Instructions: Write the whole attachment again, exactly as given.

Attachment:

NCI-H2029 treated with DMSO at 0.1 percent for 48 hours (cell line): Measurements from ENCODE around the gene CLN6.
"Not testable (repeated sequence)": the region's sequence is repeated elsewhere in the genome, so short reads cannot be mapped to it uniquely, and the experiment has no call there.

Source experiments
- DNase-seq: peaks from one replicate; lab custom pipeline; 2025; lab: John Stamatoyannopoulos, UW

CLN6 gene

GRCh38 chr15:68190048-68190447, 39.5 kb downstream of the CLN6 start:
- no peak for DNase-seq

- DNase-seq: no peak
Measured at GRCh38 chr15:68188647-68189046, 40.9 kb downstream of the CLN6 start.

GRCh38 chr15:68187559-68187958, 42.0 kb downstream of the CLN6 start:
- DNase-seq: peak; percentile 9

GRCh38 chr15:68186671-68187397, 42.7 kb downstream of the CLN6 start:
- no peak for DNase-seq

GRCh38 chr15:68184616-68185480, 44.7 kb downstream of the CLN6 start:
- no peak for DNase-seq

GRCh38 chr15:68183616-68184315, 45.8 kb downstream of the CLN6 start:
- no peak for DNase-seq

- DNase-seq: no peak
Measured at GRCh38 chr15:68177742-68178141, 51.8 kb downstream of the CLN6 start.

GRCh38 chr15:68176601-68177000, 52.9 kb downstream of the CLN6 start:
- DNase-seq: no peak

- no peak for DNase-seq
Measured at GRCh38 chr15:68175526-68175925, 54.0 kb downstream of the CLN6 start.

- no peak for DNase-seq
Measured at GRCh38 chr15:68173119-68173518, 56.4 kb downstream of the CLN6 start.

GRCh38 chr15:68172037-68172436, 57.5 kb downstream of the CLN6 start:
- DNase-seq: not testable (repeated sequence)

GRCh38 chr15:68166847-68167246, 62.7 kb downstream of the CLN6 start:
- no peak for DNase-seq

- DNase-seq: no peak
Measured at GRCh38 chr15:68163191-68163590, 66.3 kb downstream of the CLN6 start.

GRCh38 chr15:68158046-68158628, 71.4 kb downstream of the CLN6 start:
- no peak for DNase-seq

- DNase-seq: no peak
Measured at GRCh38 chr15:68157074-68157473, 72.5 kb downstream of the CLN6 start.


NCI-H2029 treated with DMSO at 0.1 percent for 48 hours (cell line): Measurements from ENCODE around the gene CLN6.
"Not testable (repeated sequence)": the region's sequence is repeated elsewhere in the genome, so short reads cannot be mapped to it uniquely, and the experiment has no call there.

Source experiments
- DNase-seq: peaks from one replicate; lab custom pipeline; 2025; lab: John Stamatoyannopoulos, UW

CLN6 gene

GRCh38 chr15:68190048-68190447, 39.5 kb downstream of the CLN6 start:
- no peak for DNase-seq

- DNase-seq: no peak
Measured at GRCh38 chr15:68188647-68189046, 40.9 kb downstream of the CLN6 start.

GRCh38 chr15:68187559-68187958, 42.0 kb downstream of the CLN6 start:
- DNase-seq: peak; percentile 9

GRCh38 chr15:68186671-68187397, 42.7 kb downstream of the CLN6 start:
- no peak for DNase-seq

GRCh38 chr15:68184616-68185480, 44.7 kb downstream of the CLN6 start:
- no peak for DNase-seq

GRCh38 chr15:68183616-68184315, 45.8 kb downstream of the CLN6 start:
- no peak for DNase-seq

- DNase-seq: no peak
Measured at GRCh38 chr15:68177742-68178141, 51.8 kb downstream of the CLN6 start.

GRCh38 chr15:68176601-68177000, 52.9 kb downstream of the CLN6 start:
- DNase-seq: no peak

- no peak for DNase-seq
Measured at GRCh38 chr15:68175526-68175925, 54.0 kb downstream of the CLN6 start.

- no peak for DNase-seq
Measured at GRCh38 chr15:68173119-68173518, 56.4 kb downstream of the CLN6 start.

GRCh38 chr15:68172037-68172436, 57.5 kb downstream of the CLN6 start:
- DNase-seq: not testable (repeated sequence)

GRCh38 chr15:68166847-68167246, 62.7 kb downstream of the CLN6 start:
- no peak for DNase-seq

- DNase-seq: no peak
Measured at GRCh38 chr15:68163191-68163590, 66.3 kb downstream of the CLN6 start.

GRCh38 chr15:68158046-68158628, 71.4 kb downstream of the CLN6 start:
- no peak for DNase-seq

- DNase-seq: no peak
Measured at GRCh38 chr15:68157074-68157473, 72.5 kb downstream of the CLN6 start.